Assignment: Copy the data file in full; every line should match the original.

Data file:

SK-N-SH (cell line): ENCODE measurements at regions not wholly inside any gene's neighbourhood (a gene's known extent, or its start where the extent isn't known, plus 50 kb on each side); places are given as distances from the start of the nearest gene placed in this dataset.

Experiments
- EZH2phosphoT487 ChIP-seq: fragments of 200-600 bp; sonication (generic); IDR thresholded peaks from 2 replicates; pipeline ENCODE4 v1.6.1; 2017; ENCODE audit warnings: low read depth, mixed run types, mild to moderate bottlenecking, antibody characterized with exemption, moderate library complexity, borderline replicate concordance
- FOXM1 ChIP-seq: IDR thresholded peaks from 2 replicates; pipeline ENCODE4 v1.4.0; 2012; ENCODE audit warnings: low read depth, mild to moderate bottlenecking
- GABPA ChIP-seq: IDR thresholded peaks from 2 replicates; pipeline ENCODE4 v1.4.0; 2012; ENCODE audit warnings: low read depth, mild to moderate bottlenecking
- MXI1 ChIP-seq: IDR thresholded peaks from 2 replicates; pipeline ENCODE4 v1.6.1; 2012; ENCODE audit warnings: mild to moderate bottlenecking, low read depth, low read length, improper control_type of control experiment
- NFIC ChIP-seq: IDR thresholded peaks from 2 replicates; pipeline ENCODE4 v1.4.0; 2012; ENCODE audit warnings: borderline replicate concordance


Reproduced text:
SK-N-SH (cell line): ENCODE measurements at regions not wholly inside any gene's neighbourhood (a gene's known extent, or its start where the extent isn't known, plus 50 kb on each side); places are given as distances from the start of the nearest gene placed in this dataset.

Experiments
- EZH2phosphoT487 ChIP-seq: fragments of 200-600 bp; sonication (generic); IDR thresholded peaks from 2 replicates; pipeline ENCODE4 v1.6.1; 2017; ENCODE audit warnings: low read depth, mixed run types, mild to moderate bottlenecking, antibody characterized with exemption, moderate library complexity, borderline replicate concordance
- FOXM1 ChIP-seq: IDR thresholded peaks from 2 replicates; pipeline ENCODE4 v1.4.0; 2012; ENCODE audit warnings: low read depth, mild to moderate bottlenecking
- GABPA ChIP-seq: IDR thresholded peaks from 2 replicates; pipeline ENCODE4 v1.4.0; 2012; ENCODE audit warnings: low read depth, mild to moderate bottlenecking
- MXI1 ChIP-seq: IDR thresholded peaks from 2 replicates; pipeline ENCODE4 v1.6.1; 2012; ENCODE audit warnings: mild to moderate bottlenecking, low read depth, low read length, improper control_type of control experiment
- NFIC ChIP-seq: IDR thresholded peaks from 2 replicates; pipeline ENCODE4 v1.4.0; 2012; ENCODE audit warnings: borderline replicate concordance